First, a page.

Is there an ice epidemic in Australia

Usher, Kim, Clough, Alan, Woods, Cindy, and Robertson, Jan (2015) Is there an ice epidemic in Australia. International Journal of Mental Health Nursing, 24 (4). pp. 283-285.

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Abstract

[Extract] Since the mid-2000s 'ice' (crystal methamphetamine) has received significant attention by the Australian media who appear responsible for naming the 'ice' problem as an epidemic (Fife-Yeomans et al. 2006). Media reports related to 'ice' continue to occur regularly on television and in the press with emphasis on issues such as ease of access to the drug, reduced costs (Lee 2015), the impact on emergency services (Fulde & Forster 2015), and police services, particularly homicides, motor vehicle accidents and aggressive and violent crimes (Buttler 2014; Conifer & Greene 2015). Sensational headlines such as: 'crystal meth menace'; 'tide of evil'; 'deadly ice scourge' and 'the icy grip of creeping death', have contributed to alarming perceptions of the size of the problem. Earlier this year the Premier of the state of Victoria stated, based on the 2013 National Drug Strategy Household Survey, that there were 80 000 ice users in his jurisdiction. However, based on the same information, the total number of crystal methamphetamine users is said to be more likely closer to 40 000 (Australian Broadcasting Corporation 2015). The Prime Minister of Australia recently announced the formation of a task force to coordinate a national response to the 'drug epidemic way beyond anything we have seen before' (Conifer & Greene 2015). Given the potential seriousness of this problem (Law Reform, Drugs and Crime Prevention Committee 2014), to question whether the media and politicians, including our 'leader', are using the terms 'ice' and 'epidemic' in a precise manner would seem pedantic. However, the question needs to be addressed, beginning with the recognition that crystalline methamphetamine represents a much purer form of methamphetamine, with more severe consequences for both users and service providers (Australian Institute of Health and Welfare 2014). The rapid spread of the use of the terms 'ice' warrants investigation.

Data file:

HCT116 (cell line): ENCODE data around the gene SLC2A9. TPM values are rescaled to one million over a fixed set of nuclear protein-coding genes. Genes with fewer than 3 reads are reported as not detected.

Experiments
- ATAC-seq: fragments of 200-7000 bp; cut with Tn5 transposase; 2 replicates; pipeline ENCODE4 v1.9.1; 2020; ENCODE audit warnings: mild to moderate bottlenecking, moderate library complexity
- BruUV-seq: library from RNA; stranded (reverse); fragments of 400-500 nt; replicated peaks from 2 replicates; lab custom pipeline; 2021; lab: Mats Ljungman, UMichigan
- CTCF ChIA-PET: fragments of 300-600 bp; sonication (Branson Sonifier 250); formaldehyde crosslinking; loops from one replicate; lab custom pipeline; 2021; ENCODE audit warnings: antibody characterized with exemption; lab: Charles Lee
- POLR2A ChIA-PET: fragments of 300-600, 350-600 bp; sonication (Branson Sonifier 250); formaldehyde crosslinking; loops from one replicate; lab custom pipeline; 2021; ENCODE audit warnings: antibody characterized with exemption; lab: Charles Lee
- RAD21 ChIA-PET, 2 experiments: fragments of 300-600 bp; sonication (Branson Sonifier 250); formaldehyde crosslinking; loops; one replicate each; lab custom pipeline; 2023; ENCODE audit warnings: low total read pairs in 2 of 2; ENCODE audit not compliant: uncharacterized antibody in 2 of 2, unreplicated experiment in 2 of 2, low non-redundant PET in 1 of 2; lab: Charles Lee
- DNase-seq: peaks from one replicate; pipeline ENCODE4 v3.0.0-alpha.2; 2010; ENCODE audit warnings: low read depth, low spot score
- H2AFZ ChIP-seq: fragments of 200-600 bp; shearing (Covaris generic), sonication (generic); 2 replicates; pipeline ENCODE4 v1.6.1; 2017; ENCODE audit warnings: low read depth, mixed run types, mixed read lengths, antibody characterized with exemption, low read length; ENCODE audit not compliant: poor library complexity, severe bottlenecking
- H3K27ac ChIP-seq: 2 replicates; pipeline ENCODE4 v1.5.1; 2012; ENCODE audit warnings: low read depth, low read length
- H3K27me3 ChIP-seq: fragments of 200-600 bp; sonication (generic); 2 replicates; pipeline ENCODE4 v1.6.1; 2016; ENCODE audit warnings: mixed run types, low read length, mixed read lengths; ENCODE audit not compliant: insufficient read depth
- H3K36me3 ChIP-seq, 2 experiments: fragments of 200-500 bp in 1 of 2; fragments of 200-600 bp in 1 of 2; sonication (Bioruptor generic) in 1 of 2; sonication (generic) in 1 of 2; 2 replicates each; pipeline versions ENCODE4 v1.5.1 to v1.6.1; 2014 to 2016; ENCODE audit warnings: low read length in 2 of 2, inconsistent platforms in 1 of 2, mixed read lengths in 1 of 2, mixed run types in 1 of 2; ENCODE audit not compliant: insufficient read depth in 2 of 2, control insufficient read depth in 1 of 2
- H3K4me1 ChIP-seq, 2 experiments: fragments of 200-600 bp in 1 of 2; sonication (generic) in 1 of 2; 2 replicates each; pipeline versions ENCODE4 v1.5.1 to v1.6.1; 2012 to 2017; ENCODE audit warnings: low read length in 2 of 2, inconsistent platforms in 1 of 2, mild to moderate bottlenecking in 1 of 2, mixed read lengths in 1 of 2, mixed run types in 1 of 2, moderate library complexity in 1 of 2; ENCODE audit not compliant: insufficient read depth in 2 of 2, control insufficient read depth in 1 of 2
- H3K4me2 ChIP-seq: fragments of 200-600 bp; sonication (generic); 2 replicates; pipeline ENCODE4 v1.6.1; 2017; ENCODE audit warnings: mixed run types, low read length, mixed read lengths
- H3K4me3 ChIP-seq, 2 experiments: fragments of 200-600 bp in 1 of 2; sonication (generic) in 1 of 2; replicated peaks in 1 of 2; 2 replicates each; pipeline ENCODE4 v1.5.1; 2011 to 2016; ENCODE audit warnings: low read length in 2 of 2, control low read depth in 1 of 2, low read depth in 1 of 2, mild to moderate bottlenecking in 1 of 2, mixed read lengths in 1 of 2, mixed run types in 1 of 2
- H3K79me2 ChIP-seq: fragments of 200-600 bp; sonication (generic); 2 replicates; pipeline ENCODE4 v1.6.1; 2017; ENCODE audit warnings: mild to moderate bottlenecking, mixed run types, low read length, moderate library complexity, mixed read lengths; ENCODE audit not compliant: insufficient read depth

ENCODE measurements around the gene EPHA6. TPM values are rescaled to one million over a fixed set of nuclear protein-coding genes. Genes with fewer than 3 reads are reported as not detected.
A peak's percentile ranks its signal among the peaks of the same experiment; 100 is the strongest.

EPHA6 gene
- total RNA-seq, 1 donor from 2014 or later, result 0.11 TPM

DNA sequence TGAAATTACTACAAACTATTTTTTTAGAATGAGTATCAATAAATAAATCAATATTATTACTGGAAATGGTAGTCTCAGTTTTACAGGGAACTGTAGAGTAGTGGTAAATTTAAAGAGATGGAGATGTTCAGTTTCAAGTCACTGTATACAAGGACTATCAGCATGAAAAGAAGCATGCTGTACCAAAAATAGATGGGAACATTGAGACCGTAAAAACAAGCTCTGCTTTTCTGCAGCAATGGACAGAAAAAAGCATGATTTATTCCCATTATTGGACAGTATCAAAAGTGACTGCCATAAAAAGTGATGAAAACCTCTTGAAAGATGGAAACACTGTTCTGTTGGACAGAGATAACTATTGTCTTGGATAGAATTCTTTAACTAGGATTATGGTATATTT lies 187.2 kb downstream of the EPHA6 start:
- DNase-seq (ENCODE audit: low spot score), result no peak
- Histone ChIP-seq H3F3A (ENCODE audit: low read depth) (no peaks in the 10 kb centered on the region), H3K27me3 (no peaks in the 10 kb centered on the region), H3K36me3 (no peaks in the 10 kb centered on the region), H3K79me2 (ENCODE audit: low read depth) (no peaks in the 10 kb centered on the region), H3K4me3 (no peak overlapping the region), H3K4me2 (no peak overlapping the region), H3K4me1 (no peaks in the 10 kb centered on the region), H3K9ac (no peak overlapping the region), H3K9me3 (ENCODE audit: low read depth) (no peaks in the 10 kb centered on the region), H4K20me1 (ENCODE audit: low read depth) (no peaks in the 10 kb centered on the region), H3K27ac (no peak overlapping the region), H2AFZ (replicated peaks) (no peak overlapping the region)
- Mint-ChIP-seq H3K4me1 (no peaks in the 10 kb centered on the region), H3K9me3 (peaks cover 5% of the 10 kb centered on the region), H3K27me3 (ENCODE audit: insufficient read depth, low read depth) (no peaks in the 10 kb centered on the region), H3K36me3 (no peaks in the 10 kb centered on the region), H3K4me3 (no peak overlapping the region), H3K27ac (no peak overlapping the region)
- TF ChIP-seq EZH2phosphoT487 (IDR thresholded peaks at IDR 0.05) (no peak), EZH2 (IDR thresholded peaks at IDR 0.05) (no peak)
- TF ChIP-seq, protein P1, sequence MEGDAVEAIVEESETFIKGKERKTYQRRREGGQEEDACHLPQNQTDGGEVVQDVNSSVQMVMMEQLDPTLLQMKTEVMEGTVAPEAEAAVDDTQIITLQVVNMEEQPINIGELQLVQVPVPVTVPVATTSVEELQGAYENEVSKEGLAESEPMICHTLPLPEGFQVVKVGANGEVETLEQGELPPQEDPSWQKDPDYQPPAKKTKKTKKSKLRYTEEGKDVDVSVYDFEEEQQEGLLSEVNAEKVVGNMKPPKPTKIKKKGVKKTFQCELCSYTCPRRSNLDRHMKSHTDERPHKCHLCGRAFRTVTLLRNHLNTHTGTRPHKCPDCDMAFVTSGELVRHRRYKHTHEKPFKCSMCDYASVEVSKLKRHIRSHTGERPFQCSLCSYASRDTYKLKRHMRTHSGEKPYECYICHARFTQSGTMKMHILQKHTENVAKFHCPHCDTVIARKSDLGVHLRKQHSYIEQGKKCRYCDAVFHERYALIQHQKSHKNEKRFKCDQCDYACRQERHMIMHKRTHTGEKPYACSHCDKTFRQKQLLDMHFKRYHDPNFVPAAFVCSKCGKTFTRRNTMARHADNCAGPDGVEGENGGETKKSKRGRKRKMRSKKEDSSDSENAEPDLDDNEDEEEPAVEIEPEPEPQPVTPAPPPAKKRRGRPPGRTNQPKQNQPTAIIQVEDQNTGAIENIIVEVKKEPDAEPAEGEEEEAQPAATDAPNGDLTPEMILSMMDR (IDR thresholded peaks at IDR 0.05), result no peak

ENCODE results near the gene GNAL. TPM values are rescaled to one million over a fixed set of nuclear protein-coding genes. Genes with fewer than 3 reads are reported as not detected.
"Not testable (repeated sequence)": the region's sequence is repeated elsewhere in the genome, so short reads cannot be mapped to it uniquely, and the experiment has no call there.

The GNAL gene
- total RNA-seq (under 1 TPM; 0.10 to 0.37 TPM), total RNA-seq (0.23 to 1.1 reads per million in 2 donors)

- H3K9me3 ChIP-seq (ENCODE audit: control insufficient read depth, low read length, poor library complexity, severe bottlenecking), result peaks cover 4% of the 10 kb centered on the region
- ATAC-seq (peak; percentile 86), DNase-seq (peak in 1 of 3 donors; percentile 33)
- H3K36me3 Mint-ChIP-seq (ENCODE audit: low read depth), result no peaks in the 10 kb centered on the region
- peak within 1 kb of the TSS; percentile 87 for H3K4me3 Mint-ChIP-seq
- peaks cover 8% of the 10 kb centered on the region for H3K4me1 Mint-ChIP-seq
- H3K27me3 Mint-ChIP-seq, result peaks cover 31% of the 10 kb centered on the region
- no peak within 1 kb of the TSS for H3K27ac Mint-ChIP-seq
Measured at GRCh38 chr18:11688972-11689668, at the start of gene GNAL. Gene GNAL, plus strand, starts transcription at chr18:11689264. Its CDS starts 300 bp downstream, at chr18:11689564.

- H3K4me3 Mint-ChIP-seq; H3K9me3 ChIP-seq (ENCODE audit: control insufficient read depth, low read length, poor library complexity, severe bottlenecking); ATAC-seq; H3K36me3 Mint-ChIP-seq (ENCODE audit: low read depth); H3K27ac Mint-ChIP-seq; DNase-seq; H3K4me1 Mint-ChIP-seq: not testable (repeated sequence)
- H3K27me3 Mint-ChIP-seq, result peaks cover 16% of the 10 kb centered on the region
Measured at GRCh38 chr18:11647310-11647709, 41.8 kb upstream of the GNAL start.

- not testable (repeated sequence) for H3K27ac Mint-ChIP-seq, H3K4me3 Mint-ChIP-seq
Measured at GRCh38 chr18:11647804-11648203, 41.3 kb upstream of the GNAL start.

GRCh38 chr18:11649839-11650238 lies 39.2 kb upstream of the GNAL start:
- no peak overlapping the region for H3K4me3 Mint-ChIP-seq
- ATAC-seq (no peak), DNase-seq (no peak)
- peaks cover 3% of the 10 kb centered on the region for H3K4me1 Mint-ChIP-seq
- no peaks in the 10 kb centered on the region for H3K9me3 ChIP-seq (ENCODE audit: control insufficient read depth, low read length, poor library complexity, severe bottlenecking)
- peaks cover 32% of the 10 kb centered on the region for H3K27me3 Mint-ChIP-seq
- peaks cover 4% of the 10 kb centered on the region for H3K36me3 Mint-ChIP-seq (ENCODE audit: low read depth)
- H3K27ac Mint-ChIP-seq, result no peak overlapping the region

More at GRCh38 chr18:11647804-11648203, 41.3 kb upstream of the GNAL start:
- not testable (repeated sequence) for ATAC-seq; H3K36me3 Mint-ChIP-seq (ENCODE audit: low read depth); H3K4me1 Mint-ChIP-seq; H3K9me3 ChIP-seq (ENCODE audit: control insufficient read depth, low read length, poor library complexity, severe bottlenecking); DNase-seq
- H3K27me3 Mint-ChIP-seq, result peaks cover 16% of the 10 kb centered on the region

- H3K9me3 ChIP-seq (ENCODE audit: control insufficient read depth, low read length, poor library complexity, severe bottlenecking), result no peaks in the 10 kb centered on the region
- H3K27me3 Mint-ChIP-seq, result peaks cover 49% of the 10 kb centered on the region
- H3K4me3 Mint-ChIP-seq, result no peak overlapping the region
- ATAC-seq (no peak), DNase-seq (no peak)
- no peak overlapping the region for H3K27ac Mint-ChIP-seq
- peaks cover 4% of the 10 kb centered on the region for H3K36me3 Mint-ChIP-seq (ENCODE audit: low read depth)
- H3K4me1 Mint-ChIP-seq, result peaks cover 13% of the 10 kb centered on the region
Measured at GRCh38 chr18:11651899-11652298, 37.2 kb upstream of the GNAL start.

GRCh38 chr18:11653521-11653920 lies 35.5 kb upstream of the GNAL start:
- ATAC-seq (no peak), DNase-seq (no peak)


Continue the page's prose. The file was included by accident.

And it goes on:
Item ID: 40089
Item Type: Article (Commentary)
ISSN: 1447-0349
Date Deposited: 04 Sep 2015 00:17
FoR Codes: 11 MEDICAL AND HEALTH SCIENCES > 1117 Public Health and Health Services > 111701 Aboriginal and Torres Strait Islander Health @ 34%
11 MEDICAL AND HEALTH SCIENCES > 1117 Public Health and Health Services > 111711 Health Information Systems (incl Surveillance) @ 33%
11 MEDICAL AND HEALTH SCIENCES > 1117 Public Health and Health Services > 111714 Mental Health @ 33%
SEO Codes: 92 HEALTH > 9204 Public Health (excl. Specific Population Health) > 920414 Substance Abuse @ 50%
92 HEALTH > 9203 Indigenous Health > 920301 Aboriginal and Torres Strait Islander Health - Determinants of Health @ 50%
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